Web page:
An opening shot of a cabin full of passengers shouting into their phones, yelling "Can you hear me?", telling longwinded jokes and laughing at top volume, barking orders at business subordinates back at the office, braying "You're fading in and out-- what did you just say?", giving high-decibel and endlessly detailed recitations of what they had for dinner the night before. A roaring, earsplitting jumble of sound, each passenger with a phone to his or her ear.

And then the next shot in the commercial: A quiet cabin filled with people reading, working on their computers, smiling silently at e-mails and text messages. No sound at all.

Followed by the logo of that second airline, with a come-fly-with-us invitation to travel in a civilized way.

Which of those flights seems preferable?

You make the call.

(On second thought ... don't.)

Follow us on Twitter @CNNOpinion.

Join us on Facebook/CNNOpinion.

The opinions expressed in this commentary are solely those of Bob Greene.

ADVERTISEMENT
Part of complete coverage on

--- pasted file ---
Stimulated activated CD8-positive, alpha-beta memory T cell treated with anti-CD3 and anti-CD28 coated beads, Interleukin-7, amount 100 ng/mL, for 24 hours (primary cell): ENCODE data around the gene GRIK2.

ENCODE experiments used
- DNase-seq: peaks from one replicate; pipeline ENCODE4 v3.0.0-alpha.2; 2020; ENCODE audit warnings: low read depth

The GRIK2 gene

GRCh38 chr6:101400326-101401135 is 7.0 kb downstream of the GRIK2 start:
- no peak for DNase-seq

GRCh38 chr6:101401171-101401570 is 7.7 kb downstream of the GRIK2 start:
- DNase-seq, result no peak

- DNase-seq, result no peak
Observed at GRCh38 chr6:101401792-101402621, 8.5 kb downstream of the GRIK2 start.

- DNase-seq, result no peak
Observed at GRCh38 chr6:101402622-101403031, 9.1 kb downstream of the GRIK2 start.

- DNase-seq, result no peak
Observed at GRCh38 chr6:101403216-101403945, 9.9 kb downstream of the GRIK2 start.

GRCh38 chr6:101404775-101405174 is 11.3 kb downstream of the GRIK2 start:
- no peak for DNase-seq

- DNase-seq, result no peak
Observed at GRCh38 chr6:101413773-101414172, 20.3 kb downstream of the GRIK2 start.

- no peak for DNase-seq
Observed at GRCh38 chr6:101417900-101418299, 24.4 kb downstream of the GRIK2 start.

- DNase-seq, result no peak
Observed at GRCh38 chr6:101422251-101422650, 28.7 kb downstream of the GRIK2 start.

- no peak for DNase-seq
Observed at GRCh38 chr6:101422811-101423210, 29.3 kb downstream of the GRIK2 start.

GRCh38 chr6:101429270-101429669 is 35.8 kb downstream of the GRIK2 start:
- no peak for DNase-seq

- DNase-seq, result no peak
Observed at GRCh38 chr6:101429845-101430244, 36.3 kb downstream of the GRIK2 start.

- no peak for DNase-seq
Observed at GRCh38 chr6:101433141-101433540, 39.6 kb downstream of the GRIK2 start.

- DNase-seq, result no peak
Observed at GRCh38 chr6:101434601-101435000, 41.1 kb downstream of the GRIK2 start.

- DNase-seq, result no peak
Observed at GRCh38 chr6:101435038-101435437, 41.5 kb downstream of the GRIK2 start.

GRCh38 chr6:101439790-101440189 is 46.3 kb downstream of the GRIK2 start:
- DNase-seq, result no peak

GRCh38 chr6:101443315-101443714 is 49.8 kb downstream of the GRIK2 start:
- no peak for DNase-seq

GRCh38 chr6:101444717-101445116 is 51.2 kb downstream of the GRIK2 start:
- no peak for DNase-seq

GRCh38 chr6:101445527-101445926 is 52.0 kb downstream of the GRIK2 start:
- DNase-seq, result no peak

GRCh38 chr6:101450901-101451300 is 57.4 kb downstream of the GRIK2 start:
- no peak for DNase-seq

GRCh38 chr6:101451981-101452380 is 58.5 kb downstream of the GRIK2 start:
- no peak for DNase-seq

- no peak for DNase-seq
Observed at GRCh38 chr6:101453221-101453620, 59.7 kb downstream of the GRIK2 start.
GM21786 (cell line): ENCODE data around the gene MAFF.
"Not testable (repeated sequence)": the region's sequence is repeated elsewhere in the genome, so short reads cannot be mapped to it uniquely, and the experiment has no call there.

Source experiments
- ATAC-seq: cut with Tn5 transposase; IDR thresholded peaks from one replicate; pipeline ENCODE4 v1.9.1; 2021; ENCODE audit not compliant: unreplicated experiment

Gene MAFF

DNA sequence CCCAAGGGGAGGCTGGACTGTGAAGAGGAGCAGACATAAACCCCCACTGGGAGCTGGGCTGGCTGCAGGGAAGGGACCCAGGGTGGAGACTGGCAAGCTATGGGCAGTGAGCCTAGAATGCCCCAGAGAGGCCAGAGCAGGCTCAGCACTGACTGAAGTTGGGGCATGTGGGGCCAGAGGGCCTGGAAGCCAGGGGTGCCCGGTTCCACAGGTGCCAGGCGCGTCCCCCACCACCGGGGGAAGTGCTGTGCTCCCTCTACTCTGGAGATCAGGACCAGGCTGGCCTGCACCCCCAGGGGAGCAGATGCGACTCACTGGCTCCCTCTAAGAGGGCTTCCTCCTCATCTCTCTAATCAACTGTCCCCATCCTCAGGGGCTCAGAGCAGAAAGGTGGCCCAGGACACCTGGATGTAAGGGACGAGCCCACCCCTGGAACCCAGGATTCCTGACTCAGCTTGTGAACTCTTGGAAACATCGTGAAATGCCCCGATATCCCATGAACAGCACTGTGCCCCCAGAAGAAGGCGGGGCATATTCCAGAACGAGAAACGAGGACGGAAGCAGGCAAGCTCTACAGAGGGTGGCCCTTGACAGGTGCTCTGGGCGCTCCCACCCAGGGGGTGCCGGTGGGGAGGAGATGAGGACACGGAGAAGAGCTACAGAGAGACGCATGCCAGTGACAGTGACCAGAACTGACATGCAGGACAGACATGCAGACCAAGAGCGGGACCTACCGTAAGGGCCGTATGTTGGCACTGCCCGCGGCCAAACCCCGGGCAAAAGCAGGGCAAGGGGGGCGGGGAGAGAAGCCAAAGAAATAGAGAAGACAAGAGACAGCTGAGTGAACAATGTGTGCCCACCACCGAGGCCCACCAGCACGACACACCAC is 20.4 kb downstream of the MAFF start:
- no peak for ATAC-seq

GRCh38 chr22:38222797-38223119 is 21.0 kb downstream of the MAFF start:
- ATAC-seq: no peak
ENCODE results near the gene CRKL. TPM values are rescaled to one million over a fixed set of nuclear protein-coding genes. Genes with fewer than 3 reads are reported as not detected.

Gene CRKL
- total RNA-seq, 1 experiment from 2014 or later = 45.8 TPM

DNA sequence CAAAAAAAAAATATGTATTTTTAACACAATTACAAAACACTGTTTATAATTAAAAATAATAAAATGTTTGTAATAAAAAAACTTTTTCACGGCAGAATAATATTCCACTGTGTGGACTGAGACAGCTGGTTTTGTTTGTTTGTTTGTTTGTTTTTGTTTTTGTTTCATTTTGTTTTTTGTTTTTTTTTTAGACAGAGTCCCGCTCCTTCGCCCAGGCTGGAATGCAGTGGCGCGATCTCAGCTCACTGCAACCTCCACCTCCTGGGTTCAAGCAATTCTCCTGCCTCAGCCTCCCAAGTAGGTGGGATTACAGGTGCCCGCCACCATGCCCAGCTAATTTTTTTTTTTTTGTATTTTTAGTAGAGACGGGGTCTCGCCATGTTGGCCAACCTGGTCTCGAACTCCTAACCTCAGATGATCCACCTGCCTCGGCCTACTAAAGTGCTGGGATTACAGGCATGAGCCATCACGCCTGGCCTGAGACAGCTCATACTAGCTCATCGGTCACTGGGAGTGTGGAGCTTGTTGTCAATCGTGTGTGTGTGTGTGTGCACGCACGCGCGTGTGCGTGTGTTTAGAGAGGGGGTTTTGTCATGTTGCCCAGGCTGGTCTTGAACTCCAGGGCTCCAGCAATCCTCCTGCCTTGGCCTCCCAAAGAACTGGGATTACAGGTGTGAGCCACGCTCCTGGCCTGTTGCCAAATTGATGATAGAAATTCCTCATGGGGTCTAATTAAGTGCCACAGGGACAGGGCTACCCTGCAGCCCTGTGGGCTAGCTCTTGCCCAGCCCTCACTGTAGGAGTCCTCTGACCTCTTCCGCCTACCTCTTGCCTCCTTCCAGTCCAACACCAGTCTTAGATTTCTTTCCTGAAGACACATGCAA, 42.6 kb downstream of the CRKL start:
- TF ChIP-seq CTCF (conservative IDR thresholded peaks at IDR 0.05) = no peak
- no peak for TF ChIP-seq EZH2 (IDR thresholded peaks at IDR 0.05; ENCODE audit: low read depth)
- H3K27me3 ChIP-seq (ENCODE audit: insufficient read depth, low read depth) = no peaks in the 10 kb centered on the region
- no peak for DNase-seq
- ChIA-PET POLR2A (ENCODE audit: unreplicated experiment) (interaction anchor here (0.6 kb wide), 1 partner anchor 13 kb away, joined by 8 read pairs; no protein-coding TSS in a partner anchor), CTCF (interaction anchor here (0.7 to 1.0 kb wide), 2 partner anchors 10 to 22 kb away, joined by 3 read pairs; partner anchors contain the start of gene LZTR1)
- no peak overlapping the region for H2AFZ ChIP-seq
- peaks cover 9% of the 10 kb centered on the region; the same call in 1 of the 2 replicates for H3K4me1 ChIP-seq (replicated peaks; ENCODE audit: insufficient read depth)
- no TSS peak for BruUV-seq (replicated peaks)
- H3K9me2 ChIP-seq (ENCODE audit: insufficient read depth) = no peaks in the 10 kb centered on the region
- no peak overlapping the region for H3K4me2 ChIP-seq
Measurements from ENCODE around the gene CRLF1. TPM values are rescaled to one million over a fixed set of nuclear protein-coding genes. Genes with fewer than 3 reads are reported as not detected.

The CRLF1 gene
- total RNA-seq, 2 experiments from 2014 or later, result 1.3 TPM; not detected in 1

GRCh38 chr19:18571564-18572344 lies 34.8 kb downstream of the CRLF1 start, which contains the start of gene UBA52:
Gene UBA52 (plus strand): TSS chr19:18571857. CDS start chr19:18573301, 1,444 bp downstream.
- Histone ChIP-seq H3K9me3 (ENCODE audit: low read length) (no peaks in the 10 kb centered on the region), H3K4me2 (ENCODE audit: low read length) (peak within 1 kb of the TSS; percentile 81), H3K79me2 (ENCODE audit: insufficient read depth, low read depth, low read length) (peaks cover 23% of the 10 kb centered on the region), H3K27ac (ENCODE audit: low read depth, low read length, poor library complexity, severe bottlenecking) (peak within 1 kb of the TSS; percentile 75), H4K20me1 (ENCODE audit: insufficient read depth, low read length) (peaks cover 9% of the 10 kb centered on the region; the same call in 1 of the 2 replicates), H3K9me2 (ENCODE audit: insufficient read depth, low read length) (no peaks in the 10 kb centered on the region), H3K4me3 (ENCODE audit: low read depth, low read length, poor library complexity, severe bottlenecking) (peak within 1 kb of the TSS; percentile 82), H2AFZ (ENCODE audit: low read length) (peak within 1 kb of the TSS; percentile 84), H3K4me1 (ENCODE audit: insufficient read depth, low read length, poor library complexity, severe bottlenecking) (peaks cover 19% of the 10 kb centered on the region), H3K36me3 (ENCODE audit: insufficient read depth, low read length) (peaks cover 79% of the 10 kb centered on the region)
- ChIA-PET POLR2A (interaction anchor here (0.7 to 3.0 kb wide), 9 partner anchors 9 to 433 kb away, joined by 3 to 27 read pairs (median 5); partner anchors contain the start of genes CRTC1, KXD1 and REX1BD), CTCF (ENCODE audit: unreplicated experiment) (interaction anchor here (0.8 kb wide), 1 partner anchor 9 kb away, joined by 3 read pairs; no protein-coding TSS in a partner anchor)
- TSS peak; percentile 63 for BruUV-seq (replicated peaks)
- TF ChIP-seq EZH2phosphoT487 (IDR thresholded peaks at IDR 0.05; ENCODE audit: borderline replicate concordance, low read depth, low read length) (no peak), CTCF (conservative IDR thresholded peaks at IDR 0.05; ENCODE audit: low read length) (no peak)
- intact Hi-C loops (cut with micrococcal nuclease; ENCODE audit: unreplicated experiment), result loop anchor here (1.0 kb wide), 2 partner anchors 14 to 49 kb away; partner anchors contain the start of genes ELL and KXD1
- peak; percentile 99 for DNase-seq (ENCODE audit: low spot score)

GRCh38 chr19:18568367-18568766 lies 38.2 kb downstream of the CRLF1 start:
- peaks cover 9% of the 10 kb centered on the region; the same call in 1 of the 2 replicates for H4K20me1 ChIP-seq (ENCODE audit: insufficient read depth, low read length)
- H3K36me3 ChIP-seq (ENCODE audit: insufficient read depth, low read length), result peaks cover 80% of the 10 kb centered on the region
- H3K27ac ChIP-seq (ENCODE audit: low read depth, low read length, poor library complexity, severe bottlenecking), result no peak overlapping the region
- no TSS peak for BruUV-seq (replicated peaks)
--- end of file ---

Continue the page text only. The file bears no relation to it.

updated 4:08 PM EST, Sat December 13, 2014
The NFL's new Player Conduct Policy was a missed chance to get serious about domestic violence, says Mel Robbins.
updated 12:40 PM EST, Tue December 16, 2014
The slaughter of more than 130 children by the Pakistani Taliban may prove as pivotal to Pakistan's security policy as the 9/11 attacks were for the U.S., says Peter Bergen.
updated 11:00 AM EST, Wed December 17, 2014
The Internet is an online extension of our own neighborhoods. It's time for us to take their protection just as seriously, says Arun Vishwanath.
updated 4:54 PM EST, Tue December 16, 2014
Gayle Lemmon says we must speak out for the right of children to education -- and peace
updated 5:23 AM EST, Wed December 17, 2014